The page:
Concord Charlie Calls For Spring To Arrive Soon
CONCORD CHARLIE CALLS FOR SPRING TO ARRIVE SOON
Pete Ballard honored as Grand Groundhog Watcher
ATHENS, W.Va. – The balmy weather area residents have been enjoying will soon be the real thing – spring – according to famed groundhog weather forecaster Concord Charlie.
Charlie shared his prediction with guests at Concord University’s 34th Annual Groundhog Day Breakfast on Thursday, Feb. 2 via his spokesperson Dr. Gregory F. Aloia, the University’s president.
“I did not see my shadow…spring’s coming soon,” Aloia quoted Charlie as saying earlier in the morning.
The breakfast, held at 8 a.m. in the Jerry L. Beasley Student Center Ballroom, drew a packed house to hear the annual prognostication.
According to Groundhog Day tradition, if Concord Charlie sees his shadow the morning of Feb. 2, six more weeks of winter can be expected. An early spring will be on the way if he doesn’t see his shadow.
Charlie has a standing appointment with Concord University’s president each year to offer his predictions and insights on the duration of winter. The Concord Charlie tradition was originated in 1978 by the late Professor R.T. “Tom” Hill. As chairman of both the geography department and the Appalachian Studies program at Concord, he started the Groundhog Day Breakfast as a means to celebrate a bit of Appalachian heritage and highlight the program.
The yearly gathering of food, fellowship and folklore – which features a hearty ham and eggs breakfast – is also time to recognize the Grand Groundhog Watcher. This honor is bestowed each year on an individual who has positively impacted life and culture in West Virginia.
Artist, educator and Concord alumnus Pete Ballard is the honoree for 2012.
“Pete Ballard epitomizes a Concord education,” Dr. William O’Brien, director of Concord’s Beckley Center, said in his introduction. “It didn’t define him, it launched him. He took off when he left us at Concord.”
Ballard, who currently resides in Peterstown, W.Va., was born in Welch, W.Va. and received a degree in education from Concord in 1953. He taught for many years at the North Carolina School of the Arts in Winston-Salem, N.C. His career as an educator also took him to Saudi Arabia, Vietnam and China. He is a nationally known costume designer, museum costume historian and conservator. His exquisitely designed and crafted fashion dolls and hat dolls have also brought him acclaim as an artist. These delightful creations are part of numerous museum collections, all donated by Ballard.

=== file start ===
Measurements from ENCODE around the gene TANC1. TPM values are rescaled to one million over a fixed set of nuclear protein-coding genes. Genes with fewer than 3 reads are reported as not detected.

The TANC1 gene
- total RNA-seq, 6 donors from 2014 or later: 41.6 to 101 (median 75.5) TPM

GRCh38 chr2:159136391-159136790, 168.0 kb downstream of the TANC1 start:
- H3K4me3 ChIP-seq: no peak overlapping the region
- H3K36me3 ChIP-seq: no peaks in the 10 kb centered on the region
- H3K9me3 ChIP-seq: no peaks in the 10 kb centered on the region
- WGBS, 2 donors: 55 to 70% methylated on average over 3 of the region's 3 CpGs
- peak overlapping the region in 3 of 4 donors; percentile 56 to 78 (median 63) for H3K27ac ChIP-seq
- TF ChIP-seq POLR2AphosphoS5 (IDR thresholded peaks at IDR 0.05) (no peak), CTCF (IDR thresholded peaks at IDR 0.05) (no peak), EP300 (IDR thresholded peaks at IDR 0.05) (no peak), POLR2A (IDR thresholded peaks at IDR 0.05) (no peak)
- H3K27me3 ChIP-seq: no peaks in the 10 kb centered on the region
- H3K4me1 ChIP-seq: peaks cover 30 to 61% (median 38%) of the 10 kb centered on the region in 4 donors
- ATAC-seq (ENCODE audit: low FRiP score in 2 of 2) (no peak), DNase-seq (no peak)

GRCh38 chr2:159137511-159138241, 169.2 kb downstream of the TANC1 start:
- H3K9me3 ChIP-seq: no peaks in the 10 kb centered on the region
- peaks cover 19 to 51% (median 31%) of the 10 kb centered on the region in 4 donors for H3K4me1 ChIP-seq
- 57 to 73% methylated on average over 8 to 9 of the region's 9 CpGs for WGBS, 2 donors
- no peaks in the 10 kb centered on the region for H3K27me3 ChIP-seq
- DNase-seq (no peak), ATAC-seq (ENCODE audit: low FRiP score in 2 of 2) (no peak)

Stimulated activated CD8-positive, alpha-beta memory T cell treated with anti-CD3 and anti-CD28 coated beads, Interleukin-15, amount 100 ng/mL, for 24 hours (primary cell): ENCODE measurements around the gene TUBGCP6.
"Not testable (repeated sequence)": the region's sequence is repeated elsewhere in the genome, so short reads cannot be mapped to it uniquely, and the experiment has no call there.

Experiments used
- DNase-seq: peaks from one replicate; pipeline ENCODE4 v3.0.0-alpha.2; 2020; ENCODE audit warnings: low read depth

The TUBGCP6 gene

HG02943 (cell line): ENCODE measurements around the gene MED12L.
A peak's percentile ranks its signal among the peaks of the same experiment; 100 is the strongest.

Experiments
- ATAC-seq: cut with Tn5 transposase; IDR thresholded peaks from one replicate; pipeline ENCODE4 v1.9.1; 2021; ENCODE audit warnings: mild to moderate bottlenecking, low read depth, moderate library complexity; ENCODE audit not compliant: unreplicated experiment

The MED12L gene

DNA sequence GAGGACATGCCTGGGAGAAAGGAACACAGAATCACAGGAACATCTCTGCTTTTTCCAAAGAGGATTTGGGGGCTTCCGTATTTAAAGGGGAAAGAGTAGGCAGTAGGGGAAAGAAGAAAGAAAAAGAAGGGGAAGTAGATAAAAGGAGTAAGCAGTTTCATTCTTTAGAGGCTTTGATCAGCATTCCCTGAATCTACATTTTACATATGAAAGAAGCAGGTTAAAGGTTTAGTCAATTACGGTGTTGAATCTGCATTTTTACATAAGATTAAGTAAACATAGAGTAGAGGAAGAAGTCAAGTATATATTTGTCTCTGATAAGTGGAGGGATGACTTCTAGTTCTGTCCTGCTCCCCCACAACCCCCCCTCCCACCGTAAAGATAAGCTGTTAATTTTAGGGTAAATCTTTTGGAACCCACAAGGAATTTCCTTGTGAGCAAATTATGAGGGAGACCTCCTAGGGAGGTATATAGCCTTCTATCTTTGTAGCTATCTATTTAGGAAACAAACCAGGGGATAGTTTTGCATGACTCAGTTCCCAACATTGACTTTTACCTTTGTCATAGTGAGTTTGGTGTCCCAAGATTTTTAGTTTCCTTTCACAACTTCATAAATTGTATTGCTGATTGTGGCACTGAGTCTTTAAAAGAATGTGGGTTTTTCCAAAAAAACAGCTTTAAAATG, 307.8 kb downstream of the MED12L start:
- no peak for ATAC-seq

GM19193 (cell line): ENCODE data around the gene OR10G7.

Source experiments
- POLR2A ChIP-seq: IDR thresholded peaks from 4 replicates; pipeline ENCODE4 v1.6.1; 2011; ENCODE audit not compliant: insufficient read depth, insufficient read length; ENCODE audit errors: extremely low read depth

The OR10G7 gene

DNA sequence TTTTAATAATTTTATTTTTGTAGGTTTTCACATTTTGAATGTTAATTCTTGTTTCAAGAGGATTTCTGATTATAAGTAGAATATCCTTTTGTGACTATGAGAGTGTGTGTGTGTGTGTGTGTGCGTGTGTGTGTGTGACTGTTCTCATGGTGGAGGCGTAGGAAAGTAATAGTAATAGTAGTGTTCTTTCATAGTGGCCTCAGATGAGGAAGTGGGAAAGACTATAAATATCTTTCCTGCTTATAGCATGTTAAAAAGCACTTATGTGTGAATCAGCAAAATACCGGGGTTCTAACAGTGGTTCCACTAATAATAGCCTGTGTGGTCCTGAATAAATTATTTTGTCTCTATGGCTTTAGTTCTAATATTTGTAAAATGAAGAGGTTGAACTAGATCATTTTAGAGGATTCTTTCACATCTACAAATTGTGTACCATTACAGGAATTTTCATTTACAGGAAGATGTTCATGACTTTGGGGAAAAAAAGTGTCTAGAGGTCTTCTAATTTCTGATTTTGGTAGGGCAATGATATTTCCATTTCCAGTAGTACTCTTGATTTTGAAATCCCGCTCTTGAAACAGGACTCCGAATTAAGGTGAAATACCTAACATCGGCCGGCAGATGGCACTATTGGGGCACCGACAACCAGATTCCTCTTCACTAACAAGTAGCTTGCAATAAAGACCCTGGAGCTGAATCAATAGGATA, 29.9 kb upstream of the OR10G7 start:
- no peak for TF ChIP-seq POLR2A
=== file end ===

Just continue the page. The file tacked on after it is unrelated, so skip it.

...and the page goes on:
“I am primarily a classroom English teacher,” Ballard said in his remarks. “I never let the arts intrude.”
But at 80-plus years of age and retired from teaching, Ballard’s art is flourishing. He paints and continues to make dolls. Each of his dolls, he said, is different and each has an appraised value of between $6,000 and $14,000.
“This is serious doll making,” Ballard said.
The recipient of many awards and honors, Ballard was named Concord University’s Golden Alumnus in 2007. He is among the Outstanding Educators in America and has received the Order of the Arts and Historical Letters from the West Virginia Division of Culture and History. He is recipient of the Distinguished West Virginian award – the most prestigious honor presented by the governor – and the State’s Order of the 35th Star.
Concord University President Gregory F. Aloia relays Concord Charlie’s weather prediction to the Groundhog Day Breakfast crowd: Spring’s coming soon!
Pete Ballard is honored as the 2012 Grand Groundhog Watcher.
Concord University Photos by Lance McDaniel